As readers obviously do spend the time and energy necessary to finish Gone with the Wind and Madame Bovary, repeatedly, they can apparently take bad mothering in stride when it's a character trait in their novels' heroines.  One reason may be that extraordinary adventures become possible for women who are not maternal.  In a sense, bad mothering is necessary for verisimilitude.  If Scarlett and Emma Bovary had accepted the roles that society had selected for them, then they'd have been normal mothers, and they wouldn't have gotten themselves into the messes that ruined their lives and make such great reading.

Scarlett's and Emma's bad mothering also contributes to the reader's sense of justice at the comeuppance both women receive at the end of the tales.  These ladies aren't merely victims of their authors' sadism; rather, they deserve their fates because, among other things, they've been appalling mothers.  Readers respond positively to this shape of righteousness in the narrative arc.

Finally, bad mothering shows a kinship between Scarlett and Emma and male protagonists of great novels.  By being lousy mothers, Scarlett and Emma signal their exceptionalism: they're not like other women; they're non-maternal.  They're like great men, who are driven by the imperative of realizing their potential in a non-domestic context, who'd rather live out their destinies directly than vicariously through their children.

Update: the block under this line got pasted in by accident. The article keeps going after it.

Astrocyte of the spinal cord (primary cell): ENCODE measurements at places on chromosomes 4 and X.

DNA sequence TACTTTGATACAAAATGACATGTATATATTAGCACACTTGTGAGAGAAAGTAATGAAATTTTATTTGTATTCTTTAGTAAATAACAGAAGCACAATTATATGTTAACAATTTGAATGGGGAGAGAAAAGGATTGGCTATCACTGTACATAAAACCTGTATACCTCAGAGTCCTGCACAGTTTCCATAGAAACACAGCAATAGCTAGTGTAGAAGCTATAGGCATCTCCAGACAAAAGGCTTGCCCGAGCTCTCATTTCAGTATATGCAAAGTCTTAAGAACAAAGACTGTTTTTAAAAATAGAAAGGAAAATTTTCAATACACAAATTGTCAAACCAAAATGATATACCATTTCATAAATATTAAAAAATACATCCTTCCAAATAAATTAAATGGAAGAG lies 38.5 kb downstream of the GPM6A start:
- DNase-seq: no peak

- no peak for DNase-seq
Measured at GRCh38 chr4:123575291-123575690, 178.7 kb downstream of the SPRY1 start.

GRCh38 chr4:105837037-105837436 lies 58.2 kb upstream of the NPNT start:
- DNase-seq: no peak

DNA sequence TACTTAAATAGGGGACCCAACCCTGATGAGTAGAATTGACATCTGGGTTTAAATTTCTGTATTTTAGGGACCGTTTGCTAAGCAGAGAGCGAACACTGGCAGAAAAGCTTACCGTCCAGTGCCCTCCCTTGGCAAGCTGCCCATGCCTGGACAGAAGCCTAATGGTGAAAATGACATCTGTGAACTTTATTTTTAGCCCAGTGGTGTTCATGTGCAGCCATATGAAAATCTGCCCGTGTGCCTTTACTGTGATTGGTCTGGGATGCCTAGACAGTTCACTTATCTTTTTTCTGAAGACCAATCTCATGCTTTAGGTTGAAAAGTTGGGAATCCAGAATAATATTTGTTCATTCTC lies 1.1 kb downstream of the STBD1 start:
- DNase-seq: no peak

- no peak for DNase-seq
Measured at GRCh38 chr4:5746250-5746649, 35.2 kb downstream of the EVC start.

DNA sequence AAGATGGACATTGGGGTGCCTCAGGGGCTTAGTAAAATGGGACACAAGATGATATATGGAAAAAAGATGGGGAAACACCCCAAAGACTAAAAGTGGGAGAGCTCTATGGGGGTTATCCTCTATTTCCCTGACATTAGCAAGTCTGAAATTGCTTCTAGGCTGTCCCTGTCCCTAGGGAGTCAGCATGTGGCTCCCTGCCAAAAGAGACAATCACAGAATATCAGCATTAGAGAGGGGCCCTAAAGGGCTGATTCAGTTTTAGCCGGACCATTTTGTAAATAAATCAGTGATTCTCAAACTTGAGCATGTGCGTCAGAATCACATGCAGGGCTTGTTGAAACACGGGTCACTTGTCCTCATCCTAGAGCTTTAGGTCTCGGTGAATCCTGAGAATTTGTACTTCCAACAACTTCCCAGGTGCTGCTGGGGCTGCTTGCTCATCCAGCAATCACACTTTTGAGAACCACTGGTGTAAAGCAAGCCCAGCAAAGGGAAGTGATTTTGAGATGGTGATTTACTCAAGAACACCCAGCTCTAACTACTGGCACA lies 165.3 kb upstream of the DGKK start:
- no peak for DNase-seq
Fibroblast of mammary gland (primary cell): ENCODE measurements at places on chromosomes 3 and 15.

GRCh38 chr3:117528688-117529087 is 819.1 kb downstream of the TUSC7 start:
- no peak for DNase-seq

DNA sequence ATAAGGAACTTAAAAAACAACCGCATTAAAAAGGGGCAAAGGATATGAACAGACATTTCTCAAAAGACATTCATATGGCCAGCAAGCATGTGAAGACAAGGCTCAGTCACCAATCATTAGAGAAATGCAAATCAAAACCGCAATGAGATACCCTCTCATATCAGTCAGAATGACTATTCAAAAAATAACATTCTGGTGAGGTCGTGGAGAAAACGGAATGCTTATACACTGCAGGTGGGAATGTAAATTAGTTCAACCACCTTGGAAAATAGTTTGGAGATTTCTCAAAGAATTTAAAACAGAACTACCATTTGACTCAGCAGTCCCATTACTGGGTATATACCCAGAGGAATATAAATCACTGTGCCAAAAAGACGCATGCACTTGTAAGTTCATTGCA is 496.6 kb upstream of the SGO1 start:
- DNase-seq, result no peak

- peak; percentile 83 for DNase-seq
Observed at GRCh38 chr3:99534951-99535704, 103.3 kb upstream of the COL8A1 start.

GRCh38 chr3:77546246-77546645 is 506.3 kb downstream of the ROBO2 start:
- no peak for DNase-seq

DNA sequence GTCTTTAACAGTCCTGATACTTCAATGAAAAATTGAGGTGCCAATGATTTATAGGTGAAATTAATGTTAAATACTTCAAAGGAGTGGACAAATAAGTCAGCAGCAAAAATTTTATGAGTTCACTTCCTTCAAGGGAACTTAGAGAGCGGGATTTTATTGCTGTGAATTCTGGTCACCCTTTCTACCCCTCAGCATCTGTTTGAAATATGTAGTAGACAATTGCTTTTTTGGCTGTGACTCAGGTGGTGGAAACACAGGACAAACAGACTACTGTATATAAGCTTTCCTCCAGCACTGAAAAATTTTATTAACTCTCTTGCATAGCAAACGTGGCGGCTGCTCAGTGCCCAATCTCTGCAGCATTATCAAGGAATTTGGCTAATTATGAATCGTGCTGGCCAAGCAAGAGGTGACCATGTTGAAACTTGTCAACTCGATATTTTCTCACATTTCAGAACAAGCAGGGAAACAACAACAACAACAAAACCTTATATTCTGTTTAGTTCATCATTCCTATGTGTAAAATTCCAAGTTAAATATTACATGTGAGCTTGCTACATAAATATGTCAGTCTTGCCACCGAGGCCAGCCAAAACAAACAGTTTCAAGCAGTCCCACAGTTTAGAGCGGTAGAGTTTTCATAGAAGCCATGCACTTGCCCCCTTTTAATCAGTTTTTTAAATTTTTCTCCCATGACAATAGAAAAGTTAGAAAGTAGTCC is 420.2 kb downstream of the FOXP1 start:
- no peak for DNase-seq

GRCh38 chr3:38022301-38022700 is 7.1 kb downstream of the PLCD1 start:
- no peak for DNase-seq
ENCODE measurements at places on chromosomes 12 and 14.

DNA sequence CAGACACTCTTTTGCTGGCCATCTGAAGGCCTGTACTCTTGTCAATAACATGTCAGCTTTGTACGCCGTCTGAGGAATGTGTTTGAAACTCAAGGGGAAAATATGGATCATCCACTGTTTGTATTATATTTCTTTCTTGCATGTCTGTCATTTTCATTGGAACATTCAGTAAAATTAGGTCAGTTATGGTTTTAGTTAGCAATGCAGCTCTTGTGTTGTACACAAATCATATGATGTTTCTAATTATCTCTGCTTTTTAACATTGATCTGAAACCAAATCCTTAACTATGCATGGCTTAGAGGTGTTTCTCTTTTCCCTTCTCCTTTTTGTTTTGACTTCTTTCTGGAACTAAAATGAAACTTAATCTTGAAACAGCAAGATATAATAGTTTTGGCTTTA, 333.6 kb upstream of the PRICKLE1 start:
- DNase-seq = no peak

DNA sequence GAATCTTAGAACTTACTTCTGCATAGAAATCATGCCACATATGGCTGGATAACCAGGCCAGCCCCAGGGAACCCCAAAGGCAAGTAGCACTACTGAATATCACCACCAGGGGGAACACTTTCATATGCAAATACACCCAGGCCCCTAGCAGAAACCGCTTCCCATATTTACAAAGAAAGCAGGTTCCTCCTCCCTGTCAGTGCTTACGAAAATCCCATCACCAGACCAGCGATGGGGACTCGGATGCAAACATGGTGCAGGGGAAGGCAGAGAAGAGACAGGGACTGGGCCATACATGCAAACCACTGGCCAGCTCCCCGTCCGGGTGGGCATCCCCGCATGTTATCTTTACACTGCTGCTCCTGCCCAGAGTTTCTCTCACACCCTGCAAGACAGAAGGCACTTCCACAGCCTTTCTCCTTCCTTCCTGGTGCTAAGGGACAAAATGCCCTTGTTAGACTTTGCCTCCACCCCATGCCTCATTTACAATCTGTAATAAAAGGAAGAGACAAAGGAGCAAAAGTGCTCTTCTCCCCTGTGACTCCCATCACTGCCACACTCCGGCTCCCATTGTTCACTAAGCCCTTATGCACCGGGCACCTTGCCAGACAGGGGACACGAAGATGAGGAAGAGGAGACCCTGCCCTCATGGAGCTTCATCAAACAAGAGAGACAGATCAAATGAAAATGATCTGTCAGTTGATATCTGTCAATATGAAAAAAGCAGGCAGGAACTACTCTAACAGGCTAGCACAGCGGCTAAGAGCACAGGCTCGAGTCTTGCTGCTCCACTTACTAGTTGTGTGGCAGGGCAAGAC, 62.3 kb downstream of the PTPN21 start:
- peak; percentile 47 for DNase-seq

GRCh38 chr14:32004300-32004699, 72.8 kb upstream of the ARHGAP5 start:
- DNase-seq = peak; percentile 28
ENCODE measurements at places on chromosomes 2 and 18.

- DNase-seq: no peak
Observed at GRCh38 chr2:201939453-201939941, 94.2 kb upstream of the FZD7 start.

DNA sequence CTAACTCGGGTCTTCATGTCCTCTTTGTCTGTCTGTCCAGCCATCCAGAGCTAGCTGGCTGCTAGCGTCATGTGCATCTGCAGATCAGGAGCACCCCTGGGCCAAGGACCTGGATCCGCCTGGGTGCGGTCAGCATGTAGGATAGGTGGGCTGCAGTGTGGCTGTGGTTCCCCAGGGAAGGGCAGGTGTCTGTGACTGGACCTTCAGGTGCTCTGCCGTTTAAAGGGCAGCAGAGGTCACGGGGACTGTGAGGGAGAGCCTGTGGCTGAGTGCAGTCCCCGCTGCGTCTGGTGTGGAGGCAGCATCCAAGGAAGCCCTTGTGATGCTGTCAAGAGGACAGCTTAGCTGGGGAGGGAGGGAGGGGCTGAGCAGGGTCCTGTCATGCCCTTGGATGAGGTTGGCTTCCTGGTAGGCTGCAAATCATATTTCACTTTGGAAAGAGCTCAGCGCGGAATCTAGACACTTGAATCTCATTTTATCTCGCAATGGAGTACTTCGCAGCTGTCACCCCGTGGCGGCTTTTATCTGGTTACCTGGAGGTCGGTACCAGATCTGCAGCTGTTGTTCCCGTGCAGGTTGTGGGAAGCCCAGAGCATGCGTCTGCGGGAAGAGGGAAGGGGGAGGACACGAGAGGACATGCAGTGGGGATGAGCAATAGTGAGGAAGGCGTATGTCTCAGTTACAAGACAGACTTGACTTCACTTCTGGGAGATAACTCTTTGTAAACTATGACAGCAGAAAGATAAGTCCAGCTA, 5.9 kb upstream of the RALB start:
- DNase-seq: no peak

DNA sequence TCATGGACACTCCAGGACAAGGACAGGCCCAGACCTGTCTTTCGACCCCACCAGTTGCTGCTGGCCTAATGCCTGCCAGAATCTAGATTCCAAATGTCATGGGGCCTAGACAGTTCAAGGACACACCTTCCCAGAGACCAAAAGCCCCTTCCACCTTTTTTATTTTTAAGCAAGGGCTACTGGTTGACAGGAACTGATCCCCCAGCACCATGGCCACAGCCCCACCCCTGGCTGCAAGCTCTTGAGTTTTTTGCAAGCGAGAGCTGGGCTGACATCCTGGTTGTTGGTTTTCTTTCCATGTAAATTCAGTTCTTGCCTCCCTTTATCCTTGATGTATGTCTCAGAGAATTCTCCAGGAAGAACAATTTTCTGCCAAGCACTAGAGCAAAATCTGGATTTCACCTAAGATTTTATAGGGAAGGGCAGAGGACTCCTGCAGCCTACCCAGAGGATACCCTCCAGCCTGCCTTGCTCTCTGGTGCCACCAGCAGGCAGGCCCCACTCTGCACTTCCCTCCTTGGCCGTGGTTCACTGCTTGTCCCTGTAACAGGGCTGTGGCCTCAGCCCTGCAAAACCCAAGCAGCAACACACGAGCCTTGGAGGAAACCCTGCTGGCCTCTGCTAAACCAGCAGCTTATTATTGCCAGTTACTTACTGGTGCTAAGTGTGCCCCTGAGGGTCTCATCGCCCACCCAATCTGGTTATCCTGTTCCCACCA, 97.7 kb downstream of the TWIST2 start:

Privileging the self over others, including offspring, is a sharply double-edged trait.  It's both necessary for greatness, and the most ready mark of a narcissist -- or, in non-clinical terms, an asshole.  Truly great people rarely calibrate this trait with sufficient sensitivity: witness artist-monsters like Pablo Picasso and V.S. Naipaul.  As for the mere narcissists, the trait leaves their personalities an unmitigated disaster.